"For my first sermon, I will need volunteers."
I felt like a magician, beckoning a brave soul from the crowd. My inaugural message would be participatory to illustrate my style from the beginning. One lady reluctantly agreed, sharing a previous experience when another pastor had nailed her answer to the cross of theological scrutiny.
"My goal," I replied, "is to be the only object of public humiliation during a message." A soft laughter circled the table, easing the tension.
Perhaps I don't take myself seriously enough, but I am admittedly clumsy as a Christian. To fake a strut when I habitually limp smacks of hypocrisy. The era of impeccable leaders is fading; now is the moment for handicapped voices to lead, laugh, and encourage communities to limp along together.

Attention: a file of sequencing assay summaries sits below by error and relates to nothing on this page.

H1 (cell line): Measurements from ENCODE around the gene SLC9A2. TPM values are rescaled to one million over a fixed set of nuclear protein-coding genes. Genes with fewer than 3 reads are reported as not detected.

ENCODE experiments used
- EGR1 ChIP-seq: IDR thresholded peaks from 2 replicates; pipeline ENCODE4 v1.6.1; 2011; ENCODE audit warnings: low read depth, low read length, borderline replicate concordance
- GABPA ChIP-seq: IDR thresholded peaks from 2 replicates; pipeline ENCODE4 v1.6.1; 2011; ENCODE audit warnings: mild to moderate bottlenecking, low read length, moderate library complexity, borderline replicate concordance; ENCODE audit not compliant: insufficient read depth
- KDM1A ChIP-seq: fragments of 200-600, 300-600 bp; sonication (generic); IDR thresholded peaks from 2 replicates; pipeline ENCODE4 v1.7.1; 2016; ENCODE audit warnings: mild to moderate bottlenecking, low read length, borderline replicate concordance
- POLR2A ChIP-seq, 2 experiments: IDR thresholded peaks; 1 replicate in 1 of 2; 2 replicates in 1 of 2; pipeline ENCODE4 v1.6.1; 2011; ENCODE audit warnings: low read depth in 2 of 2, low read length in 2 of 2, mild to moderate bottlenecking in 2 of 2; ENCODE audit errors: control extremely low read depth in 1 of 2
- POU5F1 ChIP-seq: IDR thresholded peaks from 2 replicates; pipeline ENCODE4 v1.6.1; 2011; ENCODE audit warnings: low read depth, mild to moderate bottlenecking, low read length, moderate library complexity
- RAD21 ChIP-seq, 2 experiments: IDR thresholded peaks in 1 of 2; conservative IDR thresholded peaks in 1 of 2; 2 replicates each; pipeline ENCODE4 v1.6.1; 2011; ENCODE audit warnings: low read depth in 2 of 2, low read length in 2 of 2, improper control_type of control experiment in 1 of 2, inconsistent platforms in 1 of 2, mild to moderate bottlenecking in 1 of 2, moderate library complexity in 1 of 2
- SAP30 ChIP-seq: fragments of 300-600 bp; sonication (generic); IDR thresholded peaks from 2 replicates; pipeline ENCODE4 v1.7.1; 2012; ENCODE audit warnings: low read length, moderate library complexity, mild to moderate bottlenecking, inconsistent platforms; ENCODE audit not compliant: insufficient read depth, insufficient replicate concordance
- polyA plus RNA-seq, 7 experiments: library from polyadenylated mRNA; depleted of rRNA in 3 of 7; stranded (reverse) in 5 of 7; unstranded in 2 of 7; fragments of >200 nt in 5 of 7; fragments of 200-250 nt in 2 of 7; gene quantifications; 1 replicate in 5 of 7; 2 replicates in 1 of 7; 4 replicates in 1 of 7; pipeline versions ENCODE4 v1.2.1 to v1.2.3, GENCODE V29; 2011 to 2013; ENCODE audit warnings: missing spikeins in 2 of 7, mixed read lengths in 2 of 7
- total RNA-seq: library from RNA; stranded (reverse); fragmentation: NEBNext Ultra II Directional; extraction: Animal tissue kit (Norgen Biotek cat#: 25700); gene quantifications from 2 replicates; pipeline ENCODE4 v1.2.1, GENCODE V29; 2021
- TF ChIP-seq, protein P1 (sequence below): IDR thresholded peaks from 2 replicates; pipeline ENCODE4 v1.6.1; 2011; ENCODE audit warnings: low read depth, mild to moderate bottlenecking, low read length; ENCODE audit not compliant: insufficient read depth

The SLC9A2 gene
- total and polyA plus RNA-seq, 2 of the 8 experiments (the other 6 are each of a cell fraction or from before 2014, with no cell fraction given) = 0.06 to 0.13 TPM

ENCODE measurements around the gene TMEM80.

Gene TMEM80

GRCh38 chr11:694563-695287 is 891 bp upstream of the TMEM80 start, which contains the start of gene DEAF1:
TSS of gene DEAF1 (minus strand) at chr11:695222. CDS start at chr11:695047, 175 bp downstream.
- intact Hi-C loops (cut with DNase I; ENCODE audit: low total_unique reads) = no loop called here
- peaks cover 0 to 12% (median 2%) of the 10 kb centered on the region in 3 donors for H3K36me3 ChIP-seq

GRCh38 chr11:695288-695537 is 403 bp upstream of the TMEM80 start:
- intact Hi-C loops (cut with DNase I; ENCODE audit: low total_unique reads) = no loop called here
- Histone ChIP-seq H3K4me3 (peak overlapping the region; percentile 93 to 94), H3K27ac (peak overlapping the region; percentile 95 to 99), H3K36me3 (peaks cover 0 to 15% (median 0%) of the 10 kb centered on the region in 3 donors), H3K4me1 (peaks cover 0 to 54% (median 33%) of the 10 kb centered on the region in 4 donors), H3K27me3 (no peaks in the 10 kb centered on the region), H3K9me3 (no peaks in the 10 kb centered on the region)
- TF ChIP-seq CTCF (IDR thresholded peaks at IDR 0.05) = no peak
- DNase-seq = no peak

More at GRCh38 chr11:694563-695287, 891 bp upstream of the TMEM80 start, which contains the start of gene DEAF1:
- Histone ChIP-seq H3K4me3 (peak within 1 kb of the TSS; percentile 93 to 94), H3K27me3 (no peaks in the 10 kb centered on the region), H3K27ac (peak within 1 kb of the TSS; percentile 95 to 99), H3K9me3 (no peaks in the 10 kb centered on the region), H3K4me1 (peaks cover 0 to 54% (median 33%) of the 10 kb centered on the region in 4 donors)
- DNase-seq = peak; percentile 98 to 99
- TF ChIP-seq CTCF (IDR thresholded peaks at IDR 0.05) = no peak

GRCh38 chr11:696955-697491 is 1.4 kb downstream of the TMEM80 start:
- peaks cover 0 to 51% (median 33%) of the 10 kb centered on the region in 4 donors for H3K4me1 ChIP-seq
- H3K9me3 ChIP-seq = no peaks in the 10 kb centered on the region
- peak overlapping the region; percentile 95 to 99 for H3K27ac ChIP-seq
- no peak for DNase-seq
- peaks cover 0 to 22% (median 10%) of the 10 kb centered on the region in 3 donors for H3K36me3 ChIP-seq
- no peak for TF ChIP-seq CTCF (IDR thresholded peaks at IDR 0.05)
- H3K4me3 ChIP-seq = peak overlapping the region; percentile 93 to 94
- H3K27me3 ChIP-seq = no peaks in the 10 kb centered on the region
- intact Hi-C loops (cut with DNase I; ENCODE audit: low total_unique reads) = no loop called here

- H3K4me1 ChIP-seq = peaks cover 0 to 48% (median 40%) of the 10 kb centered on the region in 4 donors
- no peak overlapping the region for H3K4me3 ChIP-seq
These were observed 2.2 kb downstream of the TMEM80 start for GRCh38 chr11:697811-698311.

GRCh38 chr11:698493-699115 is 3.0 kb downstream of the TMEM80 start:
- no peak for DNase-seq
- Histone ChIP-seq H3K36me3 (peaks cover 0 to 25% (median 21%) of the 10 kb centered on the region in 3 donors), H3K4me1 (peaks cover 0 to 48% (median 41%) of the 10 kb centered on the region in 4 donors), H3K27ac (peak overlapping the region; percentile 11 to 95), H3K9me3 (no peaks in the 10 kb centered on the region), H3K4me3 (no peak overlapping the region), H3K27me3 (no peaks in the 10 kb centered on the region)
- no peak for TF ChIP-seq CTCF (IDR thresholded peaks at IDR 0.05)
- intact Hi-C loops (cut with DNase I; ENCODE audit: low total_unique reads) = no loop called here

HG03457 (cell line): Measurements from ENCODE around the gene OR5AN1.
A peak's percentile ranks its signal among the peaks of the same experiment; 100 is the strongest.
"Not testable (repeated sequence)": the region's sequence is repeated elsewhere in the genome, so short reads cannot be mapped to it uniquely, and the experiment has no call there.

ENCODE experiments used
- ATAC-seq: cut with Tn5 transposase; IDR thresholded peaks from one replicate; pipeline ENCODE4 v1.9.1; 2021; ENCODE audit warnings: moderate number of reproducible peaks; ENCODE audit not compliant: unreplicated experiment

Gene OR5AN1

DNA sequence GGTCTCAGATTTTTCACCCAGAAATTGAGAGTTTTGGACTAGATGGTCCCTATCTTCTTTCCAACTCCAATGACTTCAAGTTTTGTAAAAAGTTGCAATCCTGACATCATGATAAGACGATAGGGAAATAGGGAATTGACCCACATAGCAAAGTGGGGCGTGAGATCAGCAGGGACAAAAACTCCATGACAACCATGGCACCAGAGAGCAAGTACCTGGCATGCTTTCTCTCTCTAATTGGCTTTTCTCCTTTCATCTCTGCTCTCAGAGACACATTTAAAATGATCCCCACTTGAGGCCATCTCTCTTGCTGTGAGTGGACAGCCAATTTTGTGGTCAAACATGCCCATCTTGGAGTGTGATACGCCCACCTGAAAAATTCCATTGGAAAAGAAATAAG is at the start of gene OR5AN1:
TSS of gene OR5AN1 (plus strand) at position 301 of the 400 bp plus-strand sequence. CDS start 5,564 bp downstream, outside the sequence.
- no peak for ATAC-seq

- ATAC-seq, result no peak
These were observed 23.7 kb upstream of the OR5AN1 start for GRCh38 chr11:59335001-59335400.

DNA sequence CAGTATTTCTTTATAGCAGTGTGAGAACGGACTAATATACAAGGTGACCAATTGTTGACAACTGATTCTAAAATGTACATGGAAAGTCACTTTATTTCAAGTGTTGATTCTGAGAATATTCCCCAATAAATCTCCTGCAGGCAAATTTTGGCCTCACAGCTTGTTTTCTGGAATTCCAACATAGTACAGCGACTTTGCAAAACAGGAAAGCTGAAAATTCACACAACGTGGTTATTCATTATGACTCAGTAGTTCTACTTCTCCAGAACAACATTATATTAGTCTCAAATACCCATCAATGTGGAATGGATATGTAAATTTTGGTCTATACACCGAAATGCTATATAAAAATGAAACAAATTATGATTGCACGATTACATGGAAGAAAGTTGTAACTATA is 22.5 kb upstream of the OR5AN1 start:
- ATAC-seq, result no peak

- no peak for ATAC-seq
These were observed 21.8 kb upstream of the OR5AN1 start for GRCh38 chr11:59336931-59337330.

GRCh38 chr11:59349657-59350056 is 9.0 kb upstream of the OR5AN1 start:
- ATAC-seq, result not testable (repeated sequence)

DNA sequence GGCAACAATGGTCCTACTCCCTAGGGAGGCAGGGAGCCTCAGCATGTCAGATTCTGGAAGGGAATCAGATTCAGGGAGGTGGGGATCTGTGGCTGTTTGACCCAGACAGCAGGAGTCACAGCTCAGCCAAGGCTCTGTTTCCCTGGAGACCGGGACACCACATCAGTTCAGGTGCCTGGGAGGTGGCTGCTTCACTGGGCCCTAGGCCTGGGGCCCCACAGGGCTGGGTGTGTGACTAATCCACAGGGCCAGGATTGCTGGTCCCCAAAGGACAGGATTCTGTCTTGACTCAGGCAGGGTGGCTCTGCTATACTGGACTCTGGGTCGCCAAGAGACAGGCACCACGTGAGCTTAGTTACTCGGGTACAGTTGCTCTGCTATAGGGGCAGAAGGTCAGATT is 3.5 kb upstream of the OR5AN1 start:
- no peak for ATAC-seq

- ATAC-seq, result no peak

God spoke this message when I opened the door to the church my first morning. I was told the lock was tricky; I was given the code to the alarm. I was expected to make myself at home. After a few minutes of manipulating the bolt, I rushed to the keypad and entered the thirteen digit number (the number of digits has been changed to protect the identify of the real password). The code was rejected. I entered it again, the beeps increasing with my blood pressure. I erred again. Thirty seconds passed and the halls of the church sounded the rapture. God laughs like a fire siren.
A minute later the security provider called. "Your alarm just went off." My ears were still ringing; I asked her to repeat. "Your alarm went off."
"Is that what that was?" I asked. "Sorry. I'm the new pastor. This is my first day. And I'll probably set it off again."
"No problem, reverend. Welcome to the ministry."